How to Graciously Accept a Gift From the Stage
I’ve been privileged to speak in front of audiences from Singapore to Sydney to Saskatoon, and I absolutely love the experience of connecting with an audience. Inevitably, though, there comes a moment that makes my heart leap into my throat. When I see my host approaching me with a gift, my mind does a thousand calculations at once: What’s the cultural norm in this country? Should I open the gift onstage? What if they give me a piece of clothing and ask me to try it on in front of 500 people? (Yes, that has happened.)
Over the years, I’ve developed some workarounds that allow me to properly express my gratitude while avoiding awkward situations. In other words, I have tried on the too-big shirt so you don’t have to. Next time you receive a wonderful gift onstage, consider these tips.
Understand the country (or region’s) customs. I once received the most beautifully wrapped gift from an organization in Japan. The emcee said I wasn’t expected to open the gift on stage, so I accepted it and gave a polite thank-you.
What I didn’t understand at the time was that I had made a small cultural faux pas: I should have spent more time admiring the gift wrapping because its beauty was just as important to my Japanese hosts as the gift inside. Now, I research gift culture before I speak in a location away from home.
To open or not to open? There will be occasions when the question of whether to open your gift will be at your discretion. If you receive an elaborately wrapped gift and do not have access to a table, for example, it’s probably best to take it offstage before opening — otherwise, you’ll be stuck trying to gather wrapping paper in one hand and opening your gift with the other.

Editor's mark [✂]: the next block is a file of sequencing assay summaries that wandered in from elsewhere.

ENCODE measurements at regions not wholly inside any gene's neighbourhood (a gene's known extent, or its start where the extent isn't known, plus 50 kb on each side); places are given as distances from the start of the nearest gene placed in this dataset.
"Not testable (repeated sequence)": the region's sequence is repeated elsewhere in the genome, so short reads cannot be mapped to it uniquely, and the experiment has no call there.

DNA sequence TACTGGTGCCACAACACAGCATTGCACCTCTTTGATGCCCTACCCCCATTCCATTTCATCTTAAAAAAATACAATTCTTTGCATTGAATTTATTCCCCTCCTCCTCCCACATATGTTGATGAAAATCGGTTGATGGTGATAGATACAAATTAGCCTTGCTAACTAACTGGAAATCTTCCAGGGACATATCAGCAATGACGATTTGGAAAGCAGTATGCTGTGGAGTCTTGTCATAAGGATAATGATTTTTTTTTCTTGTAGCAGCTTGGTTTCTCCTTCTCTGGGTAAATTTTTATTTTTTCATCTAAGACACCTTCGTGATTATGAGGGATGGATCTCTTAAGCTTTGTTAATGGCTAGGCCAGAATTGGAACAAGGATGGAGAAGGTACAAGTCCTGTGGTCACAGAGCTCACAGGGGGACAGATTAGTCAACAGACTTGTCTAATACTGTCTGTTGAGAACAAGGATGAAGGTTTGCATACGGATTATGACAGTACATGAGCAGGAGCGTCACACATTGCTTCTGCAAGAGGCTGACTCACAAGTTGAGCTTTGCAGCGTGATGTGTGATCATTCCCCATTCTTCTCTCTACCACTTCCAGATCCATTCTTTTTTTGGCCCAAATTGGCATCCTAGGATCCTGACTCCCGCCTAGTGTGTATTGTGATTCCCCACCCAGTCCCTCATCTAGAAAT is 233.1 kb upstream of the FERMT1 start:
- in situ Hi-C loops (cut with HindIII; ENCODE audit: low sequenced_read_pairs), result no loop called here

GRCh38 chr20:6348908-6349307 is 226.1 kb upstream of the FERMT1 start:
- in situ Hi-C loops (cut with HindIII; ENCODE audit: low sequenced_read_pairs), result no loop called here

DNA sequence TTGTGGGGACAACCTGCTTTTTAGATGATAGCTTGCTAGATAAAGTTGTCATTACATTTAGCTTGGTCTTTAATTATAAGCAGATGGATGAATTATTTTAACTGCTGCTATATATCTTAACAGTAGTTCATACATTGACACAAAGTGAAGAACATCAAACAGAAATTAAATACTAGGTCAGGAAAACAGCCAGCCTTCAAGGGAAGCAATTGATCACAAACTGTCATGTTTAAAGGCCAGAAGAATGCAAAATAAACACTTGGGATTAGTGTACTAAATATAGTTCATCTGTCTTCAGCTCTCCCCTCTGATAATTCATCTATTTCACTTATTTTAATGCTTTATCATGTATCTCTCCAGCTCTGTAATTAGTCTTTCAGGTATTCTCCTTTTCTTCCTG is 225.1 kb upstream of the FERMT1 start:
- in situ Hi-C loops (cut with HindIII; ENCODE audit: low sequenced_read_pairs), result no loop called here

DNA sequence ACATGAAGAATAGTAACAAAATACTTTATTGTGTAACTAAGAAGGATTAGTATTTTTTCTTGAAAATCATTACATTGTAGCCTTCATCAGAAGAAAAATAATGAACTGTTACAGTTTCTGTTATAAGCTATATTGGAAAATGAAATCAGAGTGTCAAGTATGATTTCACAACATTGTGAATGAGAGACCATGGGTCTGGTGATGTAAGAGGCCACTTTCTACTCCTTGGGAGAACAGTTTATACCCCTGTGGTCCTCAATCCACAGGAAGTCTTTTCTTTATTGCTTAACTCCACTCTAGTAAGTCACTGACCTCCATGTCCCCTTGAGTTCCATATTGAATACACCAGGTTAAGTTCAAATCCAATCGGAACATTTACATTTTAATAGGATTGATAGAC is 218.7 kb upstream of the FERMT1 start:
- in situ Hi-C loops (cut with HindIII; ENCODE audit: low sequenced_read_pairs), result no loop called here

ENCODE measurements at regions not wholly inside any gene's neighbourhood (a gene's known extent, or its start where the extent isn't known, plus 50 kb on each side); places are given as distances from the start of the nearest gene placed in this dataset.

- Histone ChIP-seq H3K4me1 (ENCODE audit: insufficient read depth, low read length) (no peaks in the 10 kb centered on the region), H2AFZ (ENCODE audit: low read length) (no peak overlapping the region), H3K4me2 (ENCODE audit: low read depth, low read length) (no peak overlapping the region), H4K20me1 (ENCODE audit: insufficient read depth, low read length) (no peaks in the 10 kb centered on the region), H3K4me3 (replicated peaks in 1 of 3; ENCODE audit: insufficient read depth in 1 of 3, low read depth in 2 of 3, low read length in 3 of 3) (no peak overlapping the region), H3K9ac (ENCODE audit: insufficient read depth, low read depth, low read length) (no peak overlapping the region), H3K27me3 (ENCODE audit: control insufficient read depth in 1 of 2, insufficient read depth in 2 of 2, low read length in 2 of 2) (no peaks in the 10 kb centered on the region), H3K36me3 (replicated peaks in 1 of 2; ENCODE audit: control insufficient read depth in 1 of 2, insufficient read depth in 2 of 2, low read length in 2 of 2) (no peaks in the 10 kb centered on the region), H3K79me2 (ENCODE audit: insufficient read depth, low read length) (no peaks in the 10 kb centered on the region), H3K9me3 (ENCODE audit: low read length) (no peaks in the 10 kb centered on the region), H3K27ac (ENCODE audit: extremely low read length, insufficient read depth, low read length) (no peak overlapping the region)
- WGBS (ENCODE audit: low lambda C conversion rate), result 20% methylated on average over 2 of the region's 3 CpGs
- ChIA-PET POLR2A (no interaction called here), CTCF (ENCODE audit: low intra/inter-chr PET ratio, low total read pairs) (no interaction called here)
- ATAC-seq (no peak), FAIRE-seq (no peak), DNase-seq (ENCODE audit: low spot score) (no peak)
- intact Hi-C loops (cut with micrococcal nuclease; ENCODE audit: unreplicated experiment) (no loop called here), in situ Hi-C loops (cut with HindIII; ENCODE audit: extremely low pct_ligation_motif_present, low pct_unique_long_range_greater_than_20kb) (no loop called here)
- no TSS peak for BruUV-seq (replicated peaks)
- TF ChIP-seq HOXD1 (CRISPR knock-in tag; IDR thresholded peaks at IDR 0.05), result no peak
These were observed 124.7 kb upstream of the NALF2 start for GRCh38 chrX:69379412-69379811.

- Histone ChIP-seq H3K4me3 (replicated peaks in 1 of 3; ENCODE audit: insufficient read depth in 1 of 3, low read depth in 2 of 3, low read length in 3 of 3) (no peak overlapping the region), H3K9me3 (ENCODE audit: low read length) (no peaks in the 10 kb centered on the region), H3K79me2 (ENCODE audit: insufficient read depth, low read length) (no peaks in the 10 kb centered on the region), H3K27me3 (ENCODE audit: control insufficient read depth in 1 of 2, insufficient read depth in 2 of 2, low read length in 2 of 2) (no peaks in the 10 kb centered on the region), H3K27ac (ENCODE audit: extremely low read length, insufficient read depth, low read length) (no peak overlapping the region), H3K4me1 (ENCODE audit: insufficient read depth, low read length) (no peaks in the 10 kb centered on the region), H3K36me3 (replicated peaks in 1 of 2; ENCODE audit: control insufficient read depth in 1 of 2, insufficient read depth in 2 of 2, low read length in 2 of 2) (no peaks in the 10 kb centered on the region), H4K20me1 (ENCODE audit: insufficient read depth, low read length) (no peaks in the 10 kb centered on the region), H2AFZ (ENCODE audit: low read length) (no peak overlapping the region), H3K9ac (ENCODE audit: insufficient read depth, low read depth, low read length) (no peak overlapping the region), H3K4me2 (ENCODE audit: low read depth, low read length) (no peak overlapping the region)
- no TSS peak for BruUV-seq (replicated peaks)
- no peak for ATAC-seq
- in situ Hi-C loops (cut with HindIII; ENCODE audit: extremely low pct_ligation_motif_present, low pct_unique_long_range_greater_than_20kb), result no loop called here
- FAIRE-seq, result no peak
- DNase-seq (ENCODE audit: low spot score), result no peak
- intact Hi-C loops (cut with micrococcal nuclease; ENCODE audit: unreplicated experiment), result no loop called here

If you choose to open the gift onstage, or are prompted to do so, be very mindful of your reaction. All eyes will be on you, so you’ll want to make it clear through your words and expressions that you value and appreciate the gift.
Avoid trying on clothing. As I mentioned earlier, I have been prompted to try on ill-fitting clothing onstage — and that’s not a good look. However, I developed a workaround from the experience. Do not try on a piece of clothing while you are onstage. Instead, hold the clothing up in front of you so the audience can see the gift, then swiftly move on to expressing your thanks and re-folding the clothing. You’ll save any potential awkwardness for both the host and yourself.
Express sincere gratitude. I truly appreciate the gifts host organizations have given me. As I look around my office, I can see small tokens that remind me of experiences all over the world — plaques, cards, and even a golden railroad spike! Your host most likely put a lot of thought into your gift. Be sure to thank your host and the audience from the stage. If you receive your gift before the event, it is appropriate to briefly mention it and express your thanks during your introductory remarks or after the speech and before the question-and-answer session.
Send a thank-you note. As part of my follow-up after an event, I write a note to the host organization and thank them for the opportunity to speak. I also include a line or two about the gift and how I have put it to use.
How do you handle gifts you receive onstage? Have you ever had an awkward gifting moment in front of an audience? Please let me know in the comments — I’m interested to know how you approach these moments!